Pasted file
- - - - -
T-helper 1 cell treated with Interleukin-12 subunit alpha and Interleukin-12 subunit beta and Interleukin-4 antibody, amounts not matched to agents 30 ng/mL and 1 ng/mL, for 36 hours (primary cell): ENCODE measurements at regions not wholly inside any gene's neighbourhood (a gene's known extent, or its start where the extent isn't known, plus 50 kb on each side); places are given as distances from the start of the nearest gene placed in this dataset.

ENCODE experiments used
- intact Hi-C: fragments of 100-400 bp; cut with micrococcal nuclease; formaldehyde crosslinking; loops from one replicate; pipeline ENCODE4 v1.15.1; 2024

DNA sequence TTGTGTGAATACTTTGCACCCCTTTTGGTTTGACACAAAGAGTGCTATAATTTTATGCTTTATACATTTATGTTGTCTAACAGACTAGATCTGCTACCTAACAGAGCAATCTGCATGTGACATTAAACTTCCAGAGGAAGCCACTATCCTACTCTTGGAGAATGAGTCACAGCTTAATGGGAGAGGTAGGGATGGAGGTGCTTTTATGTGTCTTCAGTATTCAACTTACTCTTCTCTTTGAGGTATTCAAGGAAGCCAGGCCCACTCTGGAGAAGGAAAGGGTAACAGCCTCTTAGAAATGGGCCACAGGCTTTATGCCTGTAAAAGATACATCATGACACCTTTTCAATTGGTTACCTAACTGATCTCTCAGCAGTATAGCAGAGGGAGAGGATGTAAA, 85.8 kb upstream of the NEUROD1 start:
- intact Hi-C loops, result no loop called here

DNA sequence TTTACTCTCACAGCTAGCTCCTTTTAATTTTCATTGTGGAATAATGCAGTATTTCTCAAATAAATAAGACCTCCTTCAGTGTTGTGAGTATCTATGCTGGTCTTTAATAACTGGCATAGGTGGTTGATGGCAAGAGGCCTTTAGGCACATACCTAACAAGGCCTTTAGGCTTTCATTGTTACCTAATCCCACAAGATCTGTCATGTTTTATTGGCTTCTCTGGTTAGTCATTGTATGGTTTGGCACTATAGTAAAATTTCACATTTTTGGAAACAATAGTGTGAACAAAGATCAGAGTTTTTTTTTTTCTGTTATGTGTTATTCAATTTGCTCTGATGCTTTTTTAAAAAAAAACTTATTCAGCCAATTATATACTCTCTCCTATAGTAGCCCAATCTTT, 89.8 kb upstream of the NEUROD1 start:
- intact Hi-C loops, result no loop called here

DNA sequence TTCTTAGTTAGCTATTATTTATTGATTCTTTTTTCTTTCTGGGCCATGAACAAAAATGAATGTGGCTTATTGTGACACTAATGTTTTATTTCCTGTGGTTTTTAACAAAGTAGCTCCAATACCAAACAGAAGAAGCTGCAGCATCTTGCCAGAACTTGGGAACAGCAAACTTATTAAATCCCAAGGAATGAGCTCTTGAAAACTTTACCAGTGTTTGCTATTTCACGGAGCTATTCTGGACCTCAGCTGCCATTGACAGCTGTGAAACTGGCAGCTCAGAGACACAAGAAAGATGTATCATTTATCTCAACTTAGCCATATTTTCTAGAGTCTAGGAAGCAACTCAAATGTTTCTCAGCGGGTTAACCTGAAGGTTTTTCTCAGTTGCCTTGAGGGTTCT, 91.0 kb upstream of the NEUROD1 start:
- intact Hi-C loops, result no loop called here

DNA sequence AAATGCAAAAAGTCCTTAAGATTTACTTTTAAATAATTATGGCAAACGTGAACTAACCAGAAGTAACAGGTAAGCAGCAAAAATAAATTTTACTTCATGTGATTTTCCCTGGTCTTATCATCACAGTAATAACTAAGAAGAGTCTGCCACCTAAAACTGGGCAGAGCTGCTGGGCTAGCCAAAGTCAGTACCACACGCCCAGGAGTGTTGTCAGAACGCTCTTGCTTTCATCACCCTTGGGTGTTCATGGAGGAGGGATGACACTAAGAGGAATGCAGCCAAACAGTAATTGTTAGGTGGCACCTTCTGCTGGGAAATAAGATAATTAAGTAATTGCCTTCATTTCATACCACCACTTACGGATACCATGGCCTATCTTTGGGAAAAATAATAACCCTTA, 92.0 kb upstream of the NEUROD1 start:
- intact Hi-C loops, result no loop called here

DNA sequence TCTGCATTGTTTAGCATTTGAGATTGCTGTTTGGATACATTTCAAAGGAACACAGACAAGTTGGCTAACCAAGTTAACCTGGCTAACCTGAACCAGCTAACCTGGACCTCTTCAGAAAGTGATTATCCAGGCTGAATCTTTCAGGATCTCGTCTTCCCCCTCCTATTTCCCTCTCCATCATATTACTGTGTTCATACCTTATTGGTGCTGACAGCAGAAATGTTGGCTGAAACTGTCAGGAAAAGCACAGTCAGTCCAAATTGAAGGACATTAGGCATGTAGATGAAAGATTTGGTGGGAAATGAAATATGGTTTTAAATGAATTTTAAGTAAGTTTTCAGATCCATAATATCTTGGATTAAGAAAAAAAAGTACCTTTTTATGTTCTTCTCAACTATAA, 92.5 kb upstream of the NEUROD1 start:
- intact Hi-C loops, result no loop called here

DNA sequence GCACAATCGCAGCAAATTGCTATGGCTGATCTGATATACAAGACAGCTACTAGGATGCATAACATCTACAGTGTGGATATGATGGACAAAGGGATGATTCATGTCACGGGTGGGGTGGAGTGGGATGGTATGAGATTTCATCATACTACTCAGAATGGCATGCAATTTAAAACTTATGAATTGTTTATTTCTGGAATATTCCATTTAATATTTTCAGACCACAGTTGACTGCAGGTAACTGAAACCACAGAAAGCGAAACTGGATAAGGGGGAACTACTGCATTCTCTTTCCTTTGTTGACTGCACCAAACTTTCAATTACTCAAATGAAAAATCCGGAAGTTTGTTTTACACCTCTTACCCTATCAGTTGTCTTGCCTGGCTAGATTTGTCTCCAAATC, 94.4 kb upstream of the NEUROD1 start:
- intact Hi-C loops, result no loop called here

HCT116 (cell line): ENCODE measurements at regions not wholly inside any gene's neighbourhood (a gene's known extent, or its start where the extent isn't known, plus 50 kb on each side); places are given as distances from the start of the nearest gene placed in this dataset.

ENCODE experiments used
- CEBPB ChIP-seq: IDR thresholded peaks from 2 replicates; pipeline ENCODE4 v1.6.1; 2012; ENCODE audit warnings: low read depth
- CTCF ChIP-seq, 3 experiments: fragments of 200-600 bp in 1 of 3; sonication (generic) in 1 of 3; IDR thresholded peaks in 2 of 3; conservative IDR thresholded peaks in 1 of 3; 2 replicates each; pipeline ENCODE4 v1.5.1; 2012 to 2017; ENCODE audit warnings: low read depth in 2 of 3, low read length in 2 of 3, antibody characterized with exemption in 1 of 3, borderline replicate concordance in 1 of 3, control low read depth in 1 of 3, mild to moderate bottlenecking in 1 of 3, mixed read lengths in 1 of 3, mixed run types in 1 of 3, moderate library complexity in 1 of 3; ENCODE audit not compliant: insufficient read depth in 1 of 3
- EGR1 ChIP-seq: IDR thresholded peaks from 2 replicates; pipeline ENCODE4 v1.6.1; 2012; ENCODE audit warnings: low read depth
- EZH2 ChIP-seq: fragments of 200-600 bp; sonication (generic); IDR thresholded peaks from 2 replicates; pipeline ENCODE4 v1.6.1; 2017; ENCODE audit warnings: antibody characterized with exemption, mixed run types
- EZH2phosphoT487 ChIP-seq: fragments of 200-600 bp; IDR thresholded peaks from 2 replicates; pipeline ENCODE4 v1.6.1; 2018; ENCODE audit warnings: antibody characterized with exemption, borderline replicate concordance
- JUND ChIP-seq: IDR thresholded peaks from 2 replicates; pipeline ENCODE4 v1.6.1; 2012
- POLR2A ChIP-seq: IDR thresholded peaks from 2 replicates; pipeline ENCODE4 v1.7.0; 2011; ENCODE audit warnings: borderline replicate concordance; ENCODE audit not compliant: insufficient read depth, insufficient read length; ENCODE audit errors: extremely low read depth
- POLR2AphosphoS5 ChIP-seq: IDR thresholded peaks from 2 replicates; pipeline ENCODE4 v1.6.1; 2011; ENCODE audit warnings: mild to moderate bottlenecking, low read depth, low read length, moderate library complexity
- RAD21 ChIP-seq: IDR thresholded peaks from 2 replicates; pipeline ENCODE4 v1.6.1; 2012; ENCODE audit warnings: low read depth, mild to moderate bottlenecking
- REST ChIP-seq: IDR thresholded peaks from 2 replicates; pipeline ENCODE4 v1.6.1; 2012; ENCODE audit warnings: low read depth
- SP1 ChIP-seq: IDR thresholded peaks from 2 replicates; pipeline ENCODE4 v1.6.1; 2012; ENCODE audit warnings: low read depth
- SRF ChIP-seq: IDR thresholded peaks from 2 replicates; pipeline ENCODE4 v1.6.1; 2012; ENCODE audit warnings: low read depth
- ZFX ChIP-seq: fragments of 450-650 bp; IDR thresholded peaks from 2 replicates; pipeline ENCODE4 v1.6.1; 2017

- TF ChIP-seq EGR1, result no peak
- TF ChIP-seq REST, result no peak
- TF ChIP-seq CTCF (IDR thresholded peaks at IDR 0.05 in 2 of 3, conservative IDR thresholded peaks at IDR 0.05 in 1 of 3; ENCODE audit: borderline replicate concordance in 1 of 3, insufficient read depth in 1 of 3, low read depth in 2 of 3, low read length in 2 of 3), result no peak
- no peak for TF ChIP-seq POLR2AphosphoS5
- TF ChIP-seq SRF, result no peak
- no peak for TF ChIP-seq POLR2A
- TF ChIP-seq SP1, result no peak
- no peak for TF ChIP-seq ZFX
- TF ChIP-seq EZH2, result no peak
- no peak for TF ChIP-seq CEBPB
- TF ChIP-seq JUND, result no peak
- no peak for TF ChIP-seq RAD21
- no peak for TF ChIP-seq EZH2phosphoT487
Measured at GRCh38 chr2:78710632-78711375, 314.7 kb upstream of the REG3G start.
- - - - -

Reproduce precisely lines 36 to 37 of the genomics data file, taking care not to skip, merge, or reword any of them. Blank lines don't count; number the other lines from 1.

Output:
- no peak for TF ChIP-seq POLR2A
- TF ChIP-seq SP1, result no peak